Somalia + 8 more

Humanitarian Implementation Plan (HIP) Horn of Africa (ECHO/-HF/BUD/2014/91000) Last update: 31/07/2014 Version 2

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AMOUNT: EUR 94 000 000

0. MAJOR CHANGE SINCE THE PREVIOUS VERSION OF THE HIP

In Somalia, the humanitarian situation today shows many parallels to the period ahead of the devastating 2011 drought that triggered a declaration of famine, which caused the excess deaths of 258 000 people the majority of them being children under five.

In April 2014, FSNAU (the Food Security and Nutrition Analysis Unit) and humanitarian partners estimated that 857 000 people were still in acute food security crisis and emergency (IPC Phases 3 and 4) and would need urgent humanitarian assistance and livelihood protection support. A majority of these people (74%) were IDPs (Internally Displaced Persons). An additional 2 million people were classified as Stressed (IPC Phase 2) and in need of livelihood support in order to build their resilience against future shocks.

In July 2014, the Government of Somalia has declared a drought in six regions in South- Central Somalia, namely in Gedo, Bakool, Galgadud, Hiraan and Lower and Middle Shabelle. This confirms the 7th July the Food Security and Nutrition Analysis Unit ( FSNAU) and the Somalia Water and Land Information Management (SWALIM) warnings highlighting that Somalia's food security crisis could worsen over the next months and expecting a severe water shortage. The preliminary results of the FSNAU post-Gu assessment to be issued beginning of September confirm an expected deterioration in large areas of the country.

Since the beginning of the year, several shocks have adversely impacted on the food security and nutrition situation:

• Displacement in parts of Southern Somalia following the military offensive against insurgents started in March (72 700 additional displacements since March according to UNHCR);

• Late and largely below normal Gu (April-June) rainfall in most parts of Somalia;

• A general sharp increase in cereal prices (due to low carryover stocks from the below average 2013/14 Deyr harvest and market expectations for a poor 2014 Gu harvest prospect);

• A review of the nutrition data collected from health facilities across Somalia for the January- April 2014 period showed variation, with persistence of Critical- Very Critical levels of acute malnutrition reported in South central regions and increasing trends of acute malnutrition reported in Northwest Agro pastorals, Hawd and Addun livelihoods in North and Central regions • Post Gu nutrition assessment shows that prevalence of acute malnutrition is critical in 6 out of 12 IDPs' settlement surveyed;

• Global Acute Malnutrition (GAM) exceeding 15 % accompanied by a Severe Acute Malnutrition (SAM) rate of 5.5 % and a Crude Death Rate (CDR) of more than 1/10 000/day suggests an emergency situation exists among Mogadishu IDPs.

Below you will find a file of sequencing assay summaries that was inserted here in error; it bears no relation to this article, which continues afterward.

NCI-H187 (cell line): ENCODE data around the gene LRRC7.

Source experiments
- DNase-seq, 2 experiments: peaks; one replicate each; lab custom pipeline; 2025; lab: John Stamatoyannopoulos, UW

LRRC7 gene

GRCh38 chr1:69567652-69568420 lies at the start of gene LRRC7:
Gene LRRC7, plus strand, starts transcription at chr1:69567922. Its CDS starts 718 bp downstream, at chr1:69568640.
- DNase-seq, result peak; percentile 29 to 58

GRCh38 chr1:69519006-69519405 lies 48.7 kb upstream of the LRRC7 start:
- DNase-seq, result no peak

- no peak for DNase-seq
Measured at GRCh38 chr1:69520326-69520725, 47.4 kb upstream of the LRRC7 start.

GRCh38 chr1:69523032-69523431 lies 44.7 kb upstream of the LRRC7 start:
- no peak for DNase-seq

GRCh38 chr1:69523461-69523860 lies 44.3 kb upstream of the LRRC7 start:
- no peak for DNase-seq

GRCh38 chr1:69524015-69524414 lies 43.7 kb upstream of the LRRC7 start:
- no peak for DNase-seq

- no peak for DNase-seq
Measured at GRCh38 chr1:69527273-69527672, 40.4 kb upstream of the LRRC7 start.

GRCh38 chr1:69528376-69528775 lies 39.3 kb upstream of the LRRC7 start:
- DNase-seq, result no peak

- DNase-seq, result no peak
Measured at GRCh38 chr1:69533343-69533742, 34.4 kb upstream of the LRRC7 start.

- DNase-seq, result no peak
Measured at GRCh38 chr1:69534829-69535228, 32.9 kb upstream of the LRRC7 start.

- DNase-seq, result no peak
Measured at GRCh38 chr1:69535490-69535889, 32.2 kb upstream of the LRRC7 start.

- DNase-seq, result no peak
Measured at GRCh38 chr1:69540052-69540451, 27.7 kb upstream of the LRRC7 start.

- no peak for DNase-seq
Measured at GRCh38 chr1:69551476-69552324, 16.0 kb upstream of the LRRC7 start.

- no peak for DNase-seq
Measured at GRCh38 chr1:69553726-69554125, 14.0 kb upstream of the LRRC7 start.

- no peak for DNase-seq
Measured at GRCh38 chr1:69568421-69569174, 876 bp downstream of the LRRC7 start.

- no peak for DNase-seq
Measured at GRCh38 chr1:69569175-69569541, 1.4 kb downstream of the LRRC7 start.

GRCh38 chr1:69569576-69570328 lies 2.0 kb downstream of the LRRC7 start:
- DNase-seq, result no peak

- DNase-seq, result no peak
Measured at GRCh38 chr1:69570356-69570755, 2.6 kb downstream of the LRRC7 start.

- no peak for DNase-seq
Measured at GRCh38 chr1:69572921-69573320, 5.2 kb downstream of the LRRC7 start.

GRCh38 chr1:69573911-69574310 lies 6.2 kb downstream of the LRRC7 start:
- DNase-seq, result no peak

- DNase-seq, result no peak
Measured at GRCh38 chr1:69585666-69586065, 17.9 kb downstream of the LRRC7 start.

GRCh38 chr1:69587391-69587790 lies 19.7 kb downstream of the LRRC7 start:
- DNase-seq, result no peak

In the context of limited humanitarian funding, drought and conflicts resulted in looming shortfall in cereal production and increased cereal prices. These are the major factors affecting the food security situation (both rural and urban livelihoods) in the post-Gu 2014 period (Aug-December). The worst affected areas where deterioration is expected include: Bakool (agro-pastoral and urban); parts of agro-pastoral livelihood of Gedo and Middle Juba regions; Hiraan (agro-pastoral, riverine and urban); parts of Lower Shabelle region; Cowpea Belt of Central Somalia. A warning has been issued by the UN on 26 July concerning the alarming malnutrition rates in Mogadishu where aid agencies cannot meet the increasing needs of the 350 000 IDPs due to insufficient funds and restricted access.

Several early warning alerts have been issued by specialist technical bodies such as FSNAU, Fewsnet, SWALIM, by a coalition of 26 NGOs, and by OCHA in the last weeks and months.
Valerie Amos, UN Emergency Response Coordinator, briefed the UN Security Council on this worrying situation on 4th June, highlighting the reduction in donor funding in 2014 and asking for an immediate injection of US$60 million to address urgent food, nutrition and healthcare needs.

To date, US$299 million have been committed by donors for humanitarian assistance in Somalia in 2014, yet only US$269 million have been reported as received against the appeal of US$933 million, covering just 29% of funding needs. Within the shortfall, the clusters have therefore identified the most urgent life-saving priorities to be implemented in the next 3 months at a cost of US$60 million.

UNICEF has warned it may have to suspend its primary health care programme due to lack of funding. At the same time, an emergency response is needed to contain a new measles outbreak that could further increase mortality related to malnutrition. UNICEF is also running out of specialized nutrition products needed to ensure the survival of tens of thousands of malnourished children. Meanwhile, the month of April saw a sharp increase in admissions to nutrition treatment programmes.